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When we talk about peak oil, we so often focus on whether oil production is growing or declining, overall. But what’s just as important is how rapidly oil production is changing. (For you nerds out there, we’re talking about the second derivative of oil production.)
When M. King Hubbert first shared his peak oil curve, it featured a quick increase in production followed by a quick decline. In that scenario, reaching peak oil would be like falling off a cliff - which is the source of all the apocalyptic peak oil doom-and-gloom. But what if the decline were slow? Peak oil would be more like when you are coasting down a hill on your bike and the wind feels great in your hair, until you realize that the reason you feel so free is you forgot your helmet, which is dangerous.
It was a bad winter, full of polar vortices and an endless march of blizzards.
And according to data from the Energy Information Administration, Americans spent more on heat this winter than last winter: $14.0 billion more, a 4.4% jump.
Here’s what this data tells us:
Here’s what this data doesn’t tell us:
Here are some questions this data raises:
Answering questions with data is a process of triangulation.
For example, we can look at natural gas prices from the EIA and see that they were 63% higher in January 2014 than January 2013:
Perhaps - when it comes to natural gas, at least - we’re spending more because prices are higher. We can confirm this by looking at natural gas consumption data, which shows:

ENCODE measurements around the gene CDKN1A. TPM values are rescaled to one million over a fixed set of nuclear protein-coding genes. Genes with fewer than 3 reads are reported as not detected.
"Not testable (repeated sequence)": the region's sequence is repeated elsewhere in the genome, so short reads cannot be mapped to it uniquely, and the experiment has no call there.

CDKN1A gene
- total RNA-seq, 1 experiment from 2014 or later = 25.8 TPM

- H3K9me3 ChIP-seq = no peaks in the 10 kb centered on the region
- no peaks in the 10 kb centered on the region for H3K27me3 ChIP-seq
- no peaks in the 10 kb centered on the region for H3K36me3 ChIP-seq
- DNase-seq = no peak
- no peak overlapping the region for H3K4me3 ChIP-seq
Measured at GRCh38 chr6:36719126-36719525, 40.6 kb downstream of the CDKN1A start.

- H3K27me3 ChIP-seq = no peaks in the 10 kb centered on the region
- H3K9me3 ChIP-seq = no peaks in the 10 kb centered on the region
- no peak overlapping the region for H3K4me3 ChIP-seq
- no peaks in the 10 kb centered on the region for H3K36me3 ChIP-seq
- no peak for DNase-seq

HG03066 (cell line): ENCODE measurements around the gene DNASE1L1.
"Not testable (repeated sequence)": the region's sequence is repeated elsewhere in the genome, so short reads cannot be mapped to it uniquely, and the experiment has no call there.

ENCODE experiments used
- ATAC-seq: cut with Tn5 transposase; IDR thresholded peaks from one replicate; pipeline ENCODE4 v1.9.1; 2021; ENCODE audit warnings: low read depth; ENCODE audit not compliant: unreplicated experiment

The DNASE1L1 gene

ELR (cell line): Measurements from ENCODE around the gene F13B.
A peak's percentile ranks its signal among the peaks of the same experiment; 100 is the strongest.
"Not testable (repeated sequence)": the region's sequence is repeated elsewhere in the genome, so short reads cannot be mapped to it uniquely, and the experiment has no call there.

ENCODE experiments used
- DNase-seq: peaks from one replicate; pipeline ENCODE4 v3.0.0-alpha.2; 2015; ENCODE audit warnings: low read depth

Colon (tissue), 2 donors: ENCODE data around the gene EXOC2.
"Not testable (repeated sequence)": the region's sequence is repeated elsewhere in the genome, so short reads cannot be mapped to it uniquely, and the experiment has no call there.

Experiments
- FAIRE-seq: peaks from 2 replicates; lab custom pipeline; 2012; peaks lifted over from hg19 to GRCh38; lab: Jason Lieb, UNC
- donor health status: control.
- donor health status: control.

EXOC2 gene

Prices grew faster than consumption.
At Inside Energy, we’re digging into these issues and taking a data-driven approach to figuring out how energy intersects with your life. A keen awareness of what data can and can’t do is the most important skill a data journalist needs.
For the Big Bang Data exhibit, Centre de Cultura Contemporania de Barcelona interviewed data professionals about the power and limitations of their medium:
This EIA data - and any data - provides insight, but also has limitations. As we provide powerful reporting on what powers you, we won’t just be using data, we’ll be interrogating it.
An average American household uses 903 kilowatt hours (kWh) of electricity per month, enough energy to put your Volkswagen bug into space (if you were incredibly motivated).
Where does that electricity come from?
In the U.S., 37% of our electricity is generated from coal and 30% from natural gas. The rest comes from nuclear and renewables (hydro, wind, solar). These energy sources vary widely from region to region. In Wyoming, an Inside Energy partner state and the country’s top coal producer, 89% of electricity comes from coal; in Washington state, the country’s top hydroelectric producer, 62% comes from dams.
To generate one kWh of energy (the amount of energy you would need to run something that draws one kilowatt for one hour), you’d need:
That’s 984.27 pounds of coal or 7,098 cubic feet of natural gas a month for an average American home per month.
What does 984 pounds of coal look like?
984 pounds of coal is roughly 20 cubic feet. How big is 20 cubic feet? Roughly the size of your standard home refrigerator.
What does 7,000 cubic feet of natural gas look like?
You’d need 7,000 cubic feet of natural gas, or more than enough to fill a freight-train boxcar, to produce enough electricity to meet an average American home’s monthly needs.
That’s also enough natural gas to fill a standard, 875-square-foot, two-bedroom apartment.
An average American household uses 903 kilowatt hours (kWh) of electricity each month.
That’s enough to power your household appliances and electronics, but what else can you do with 903 kWh?
Here are some unusual ideas:
Next time, we’ll explore where your electricity comes from, and what it looks and feels like.